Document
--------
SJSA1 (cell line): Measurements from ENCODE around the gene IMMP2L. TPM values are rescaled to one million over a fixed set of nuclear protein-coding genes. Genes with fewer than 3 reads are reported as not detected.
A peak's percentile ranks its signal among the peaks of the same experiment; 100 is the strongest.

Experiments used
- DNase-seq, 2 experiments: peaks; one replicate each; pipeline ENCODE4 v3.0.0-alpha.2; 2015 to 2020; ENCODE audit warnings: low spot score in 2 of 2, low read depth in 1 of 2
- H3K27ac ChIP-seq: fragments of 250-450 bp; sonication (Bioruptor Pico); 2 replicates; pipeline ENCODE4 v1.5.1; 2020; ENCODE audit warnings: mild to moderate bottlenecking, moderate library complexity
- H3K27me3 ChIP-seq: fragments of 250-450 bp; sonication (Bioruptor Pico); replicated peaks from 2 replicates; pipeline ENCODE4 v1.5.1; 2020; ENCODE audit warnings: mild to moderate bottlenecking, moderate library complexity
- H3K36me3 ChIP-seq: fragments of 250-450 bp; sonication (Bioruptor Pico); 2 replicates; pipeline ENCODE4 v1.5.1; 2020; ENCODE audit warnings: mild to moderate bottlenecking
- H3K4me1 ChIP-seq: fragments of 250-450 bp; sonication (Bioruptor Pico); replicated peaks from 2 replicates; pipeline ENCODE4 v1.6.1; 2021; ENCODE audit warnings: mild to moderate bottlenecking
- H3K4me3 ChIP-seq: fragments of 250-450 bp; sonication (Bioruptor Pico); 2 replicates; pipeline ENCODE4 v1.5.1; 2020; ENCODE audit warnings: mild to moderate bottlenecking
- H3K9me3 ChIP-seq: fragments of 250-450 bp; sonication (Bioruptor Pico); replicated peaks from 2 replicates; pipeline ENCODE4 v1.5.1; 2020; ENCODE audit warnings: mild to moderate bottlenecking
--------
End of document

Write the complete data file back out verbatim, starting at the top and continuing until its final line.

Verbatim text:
SJSA1 (cell line): Measurements from ENCODE around the gene IMMP2L. TPM values are rescaled to one million over a fixed set of nuclear protein-coding genes. Genes with fewer than 3 reads are reported as not detected.
A peak's percentile ranks its signal among the peaks of the same experiment; 100 is the strongest.

Experiments used
- DNase-seq, 2 experiments: peaks; one replicate each; pipeline ENCODE4 v3.0.0-alpha.2; 2015 to 2020; ENCODE audit warnings: low spot score in 2 of 2, low read depth in 1 of 2
- H3K27ac ChIP-seq: fragments of 250-450 bp; sonication (Bioruptor Pico); 2 replicates; pipeline ENCODE4 v1.5.1; 2020; ENCODE audit warnings: mild to moderate bottlenecking, moderate library complexity
- H3K27me3 ChIP-seq: fragments of 250-450 bp; sonication (Bioruptor Pico); replicated peaks from 2 replicates; pipeline ENCODE4 v1.5.1; 2020; ENCODE audit warnings: mild to moderate bottlenecking, moderate library complexity
- H3K36me3 ChIP-seq: fragments of 250-450 bp; sonication (Bioruptor Pico); 2 replicates; pipeline ENCODE4 v1.5.1; 2020; ENCODE audit warnings: mild to moderate bottlenecking
- H3K4me1 ChIP-seq: fragments of 250-450 bp; sonication (Bioruptor Pico); replicated peaks from 2 replicates; pipeline ENCODE4 v1.6.1; 2021; ENCODE audit warnings: mild to moderate bottlenecking
- H3K4me3 ChIP-seq: fragments of 250-450 bp; sonication (Bioruptor Pico); 2 replicates; pipeline ENCODE4 v1.5.1; 2020; ENCODE audit warnings: mild to moderate bottlenecking
- H3K9me3 ChIP-seq: fragments of 250-450 bp; sonication (Bioruptor Pico); replicated peaks from 2 replicates; pipeline ENCODE4 v1.5.1; 2020; ENCODE audit warnings: mild to moderate bottlenecking